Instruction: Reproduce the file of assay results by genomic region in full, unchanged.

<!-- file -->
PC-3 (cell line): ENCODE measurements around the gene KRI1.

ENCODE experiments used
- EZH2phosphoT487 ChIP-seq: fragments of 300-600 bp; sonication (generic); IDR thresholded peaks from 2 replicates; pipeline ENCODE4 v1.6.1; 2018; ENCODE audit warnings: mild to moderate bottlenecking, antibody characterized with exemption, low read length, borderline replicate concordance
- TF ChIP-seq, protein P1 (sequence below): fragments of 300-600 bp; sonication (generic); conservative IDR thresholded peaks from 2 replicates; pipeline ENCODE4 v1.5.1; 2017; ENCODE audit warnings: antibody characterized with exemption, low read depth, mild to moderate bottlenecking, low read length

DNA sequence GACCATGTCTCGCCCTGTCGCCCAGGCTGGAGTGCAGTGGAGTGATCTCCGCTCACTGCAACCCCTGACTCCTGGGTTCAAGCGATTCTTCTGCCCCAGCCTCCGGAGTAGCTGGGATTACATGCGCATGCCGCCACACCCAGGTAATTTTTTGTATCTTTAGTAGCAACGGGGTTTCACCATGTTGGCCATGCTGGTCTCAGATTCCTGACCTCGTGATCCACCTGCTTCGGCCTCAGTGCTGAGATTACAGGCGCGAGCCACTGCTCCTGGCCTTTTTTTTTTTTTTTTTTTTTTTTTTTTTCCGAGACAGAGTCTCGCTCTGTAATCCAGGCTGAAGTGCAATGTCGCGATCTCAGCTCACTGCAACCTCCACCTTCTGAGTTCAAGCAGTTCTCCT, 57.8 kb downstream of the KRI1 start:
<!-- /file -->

PC-3 (cell line): ENCODE measurements around the gene KRI1.

ENCODE experiments used
- EZH2phosphoT487 ChIP-seq: fragments of 300-600 bp; sonication (generic); IDR thresholded peaks from 2 replicates; pipeline ENCODE4 v1.6.1; 2018; ENCODE audit warnings: mild to moderate bottlenecking, antibody characterized with exemption, low read length, borderline replicate concordance
- TF ChIP-seq, protein P1 (sequence below): fragments of 300-600 bp; sonication (generic); conservative IDR thresholded peaks from 2 replicates; pipeline ENCODE4 v1.5.1; 2017; ENCODE audit warnings: antibody characterized with exemption, low read depth, mild to moderate bottlenecking, low read length

DNA sequence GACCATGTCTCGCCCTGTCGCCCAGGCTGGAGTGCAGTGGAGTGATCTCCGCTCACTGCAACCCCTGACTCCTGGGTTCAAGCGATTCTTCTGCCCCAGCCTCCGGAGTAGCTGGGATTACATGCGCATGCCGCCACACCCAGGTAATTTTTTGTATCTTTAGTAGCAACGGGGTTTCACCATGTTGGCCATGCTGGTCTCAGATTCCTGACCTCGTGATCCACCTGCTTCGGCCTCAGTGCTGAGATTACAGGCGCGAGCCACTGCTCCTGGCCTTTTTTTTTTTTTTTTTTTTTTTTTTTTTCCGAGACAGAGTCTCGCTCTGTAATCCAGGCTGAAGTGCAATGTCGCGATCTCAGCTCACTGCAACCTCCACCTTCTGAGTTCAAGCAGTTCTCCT, 57.8 kb downstream of the KRI1 start: